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Changing Part Numbers or Price Due to the Volume of Repairs or an Anticipated Recall

By Richard Sox and Andrew Thomas

Changing Part Numbers or Price Due to the Volume of Repairs or an Anticipated Recall

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We have heard from numerous dealers that manufacturers have been reducing part prices related to specific repairs, or changing part numbers. While a manufacturer may have legitimate reasons for doing this, it is also a tactic typically employed by manufacturers to reduce the amount of compensation paid to dealers for warranty or recall services when they anticipate a large volume of a particular type of repair.

The reduction in parts price can have a tremendously negative impact on the amount of reimbursement a dealer receives for warranty or recall work.  Almost all states now require that dealers be reimbursed at the equivalent of their retail parts markup and labor rates for warranty work.  Likewise, many states require that dealers be reimbursed at the equivalent of their retail parts markup and labor rates for recall work.  If a part has historically been priced at, for example, $100 and the dealership’s warranty parts markup (based upon retail rates) is 75% then the dealer is reimbursed $175 for the use of that part in a warranty or, where applicable, a recall repair.  However, if the parts price is reduced to $10 then the dealer is reimbursed only $17.50 for that same repair.  After subtracting out the cost of the part to the dealer, the difference in reimbursement is $57.50 every time that part is used in a repair.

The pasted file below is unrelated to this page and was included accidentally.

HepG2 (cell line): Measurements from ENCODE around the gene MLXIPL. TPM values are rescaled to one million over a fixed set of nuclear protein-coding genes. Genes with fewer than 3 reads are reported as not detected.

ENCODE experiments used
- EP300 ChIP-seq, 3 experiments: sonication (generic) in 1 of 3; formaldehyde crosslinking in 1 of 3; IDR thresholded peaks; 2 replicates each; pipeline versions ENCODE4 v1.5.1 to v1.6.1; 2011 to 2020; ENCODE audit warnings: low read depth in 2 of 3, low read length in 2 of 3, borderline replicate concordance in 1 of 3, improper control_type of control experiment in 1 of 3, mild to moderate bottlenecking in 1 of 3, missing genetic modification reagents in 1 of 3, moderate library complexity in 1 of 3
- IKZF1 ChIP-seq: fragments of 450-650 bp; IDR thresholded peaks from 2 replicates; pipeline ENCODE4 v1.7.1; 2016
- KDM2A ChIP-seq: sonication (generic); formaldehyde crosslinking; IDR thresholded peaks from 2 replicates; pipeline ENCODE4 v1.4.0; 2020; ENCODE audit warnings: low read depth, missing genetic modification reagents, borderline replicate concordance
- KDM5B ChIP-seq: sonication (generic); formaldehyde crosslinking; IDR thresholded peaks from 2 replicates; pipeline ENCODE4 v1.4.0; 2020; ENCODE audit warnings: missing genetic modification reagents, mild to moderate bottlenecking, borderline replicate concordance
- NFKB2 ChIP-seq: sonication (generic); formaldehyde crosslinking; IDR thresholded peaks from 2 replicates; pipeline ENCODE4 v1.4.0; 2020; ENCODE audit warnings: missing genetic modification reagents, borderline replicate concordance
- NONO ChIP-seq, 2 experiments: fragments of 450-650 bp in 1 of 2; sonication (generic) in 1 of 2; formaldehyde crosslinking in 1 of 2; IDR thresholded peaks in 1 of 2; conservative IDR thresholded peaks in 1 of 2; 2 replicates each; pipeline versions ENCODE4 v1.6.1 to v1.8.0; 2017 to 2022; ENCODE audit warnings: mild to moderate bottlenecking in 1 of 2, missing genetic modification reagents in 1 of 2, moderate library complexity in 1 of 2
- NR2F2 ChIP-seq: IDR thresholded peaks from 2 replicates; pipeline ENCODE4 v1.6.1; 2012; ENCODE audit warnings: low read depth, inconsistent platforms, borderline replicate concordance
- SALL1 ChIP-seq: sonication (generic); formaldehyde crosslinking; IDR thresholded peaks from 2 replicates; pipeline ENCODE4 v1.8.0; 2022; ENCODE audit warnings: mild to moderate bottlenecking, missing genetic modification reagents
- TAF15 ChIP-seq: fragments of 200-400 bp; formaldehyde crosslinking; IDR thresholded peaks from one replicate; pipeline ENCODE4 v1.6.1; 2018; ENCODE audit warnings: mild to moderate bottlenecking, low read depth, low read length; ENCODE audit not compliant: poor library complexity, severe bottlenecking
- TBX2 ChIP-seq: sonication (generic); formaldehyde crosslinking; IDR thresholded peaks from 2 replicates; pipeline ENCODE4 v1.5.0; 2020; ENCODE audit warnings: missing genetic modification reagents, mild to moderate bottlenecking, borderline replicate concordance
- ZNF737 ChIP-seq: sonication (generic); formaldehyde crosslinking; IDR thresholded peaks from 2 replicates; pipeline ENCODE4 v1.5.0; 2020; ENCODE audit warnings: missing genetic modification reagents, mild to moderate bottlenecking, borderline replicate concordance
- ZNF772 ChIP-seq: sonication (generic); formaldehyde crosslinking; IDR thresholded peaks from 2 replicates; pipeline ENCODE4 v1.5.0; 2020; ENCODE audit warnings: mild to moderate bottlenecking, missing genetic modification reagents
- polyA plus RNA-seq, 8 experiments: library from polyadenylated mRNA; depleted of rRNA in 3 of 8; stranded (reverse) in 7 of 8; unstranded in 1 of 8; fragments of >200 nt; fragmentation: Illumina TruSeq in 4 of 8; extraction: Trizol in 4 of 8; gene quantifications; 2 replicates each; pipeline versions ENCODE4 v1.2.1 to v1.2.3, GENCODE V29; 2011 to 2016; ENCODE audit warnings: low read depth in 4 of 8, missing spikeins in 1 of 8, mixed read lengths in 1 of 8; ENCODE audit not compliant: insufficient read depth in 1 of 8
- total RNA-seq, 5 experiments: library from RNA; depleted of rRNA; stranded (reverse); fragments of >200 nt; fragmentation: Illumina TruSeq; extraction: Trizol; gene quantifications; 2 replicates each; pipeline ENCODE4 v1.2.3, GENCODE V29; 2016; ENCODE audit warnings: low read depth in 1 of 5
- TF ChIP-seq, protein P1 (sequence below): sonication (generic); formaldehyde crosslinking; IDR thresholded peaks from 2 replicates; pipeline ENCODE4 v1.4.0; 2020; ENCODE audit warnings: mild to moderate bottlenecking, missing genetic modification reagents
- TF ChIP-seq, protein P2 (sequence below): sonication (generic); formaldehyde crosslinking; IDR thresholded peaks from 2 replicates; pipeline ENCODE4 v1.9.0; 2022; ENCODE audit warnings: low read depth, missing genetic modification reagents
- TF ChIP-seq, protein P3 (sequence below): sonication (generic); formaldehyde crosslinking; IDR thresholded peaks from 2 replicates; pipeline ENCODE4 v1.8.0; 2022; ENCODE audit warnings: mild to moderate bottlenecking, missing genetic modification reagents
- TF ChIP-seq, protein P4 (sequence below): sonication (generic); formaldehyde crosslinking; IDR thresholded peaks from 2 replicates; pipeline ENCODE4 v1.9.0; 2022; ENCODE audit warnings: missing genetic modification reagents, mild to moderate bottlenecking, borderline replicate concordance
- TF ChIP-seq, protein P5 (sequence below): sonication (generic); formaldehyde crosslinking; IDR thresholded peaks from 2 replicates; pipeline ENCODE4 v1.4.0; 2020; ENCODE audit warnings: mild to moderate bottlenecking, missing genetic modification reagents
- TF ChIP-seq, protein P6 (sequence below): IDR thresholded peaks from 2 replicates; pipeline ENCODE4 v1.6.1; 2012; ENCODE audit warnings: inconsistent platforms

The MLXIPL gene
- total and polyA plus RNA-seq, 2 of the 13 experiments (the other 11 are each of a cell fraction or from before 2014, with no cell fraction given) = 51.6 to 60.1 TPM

The practice of artificially suppressing the price of a part may violate state law, as many states regulate whether a manufacturer can manipulate part numbers or the price at which dealers purchase specific parts.

Under various state laws, manufacturers are flat-out prohibited from changing part numbers, implementing special parts numbers, or changing part prices for parts used in warranty repairs, predelivery services, recalls and similar services if it results in lower compensation to dealers.

Some states take other approaches, such as allowing price changes, but requiring the manufacturer to lower the dealer cost of the part by the same percentage. Whatever the approach, many states have laws in place to either prohibit or curtail this practice.

Some manufacturers have gone so far as to eliminate any cost of the price whatsoever and have informed the service department that the part will be delivered at no charge in exchange for the dealership agreeing to receive a flat fee of, say, $25.00 as a handling fee.  The manufacturers likely would plan to argue that the agreement is a legally binding one with the dealership which supersedes any franchise law protection.

Dealers should be sure that their service and parts department personnel are aware of the OEM tactics related to reducing or eliminating the cost of parts and make you aware of any abrupt changes to parts prices.  Service and parts department personnel should be instructed to never sign or acknowledge any agreement with the OEM related to a parts price change without executive management approval.

If you have been negatively impacted by a manufacturer changing part prices or manipulating part numbers to lower the price, particularly in relation to high volume repairs or in anticipation of a recall, you should contact an experienced dealer lawyer to determine and preserve your rights.

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